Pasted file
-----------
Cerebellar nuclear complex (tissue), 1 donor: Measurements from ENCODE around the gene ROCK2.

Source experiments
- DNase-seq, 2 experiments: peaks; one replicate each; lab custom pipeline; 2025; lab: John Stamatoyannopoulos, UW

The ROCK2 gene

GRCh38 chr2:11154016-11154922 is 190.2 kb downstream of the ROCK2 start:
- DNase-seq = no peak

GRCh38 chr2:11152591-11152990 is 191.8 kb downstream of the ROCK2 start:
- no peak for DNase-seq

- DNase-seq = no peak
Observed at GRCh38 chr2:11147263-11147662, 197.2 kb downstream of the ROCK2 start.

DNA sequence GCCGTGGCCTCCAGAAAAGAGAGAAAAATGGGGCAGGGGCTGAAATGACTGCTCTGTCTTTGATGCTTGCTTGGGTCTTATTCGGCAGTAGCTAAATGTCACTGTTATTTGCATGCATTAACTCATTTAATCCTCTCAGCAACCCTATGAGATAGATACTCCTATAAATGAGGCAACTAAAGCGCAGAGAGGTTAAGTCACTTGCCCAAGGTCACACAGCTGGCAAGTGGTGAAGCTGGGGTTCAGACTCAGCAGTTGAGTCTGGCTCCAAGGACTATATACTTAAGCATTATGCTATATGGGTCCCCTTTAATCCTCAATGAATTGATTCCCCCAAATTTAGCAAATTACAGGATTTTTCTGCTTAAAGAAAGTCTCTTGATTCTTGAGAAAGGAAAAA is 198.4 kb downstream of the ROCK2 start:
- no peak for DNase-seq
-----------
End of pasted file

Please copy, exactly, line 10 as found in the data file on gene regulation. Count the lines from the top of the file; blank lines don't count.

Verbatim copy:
Observed at GRCh38 chr2:11147263-11147662, 197.2 kb downstream of the ROCK2 start.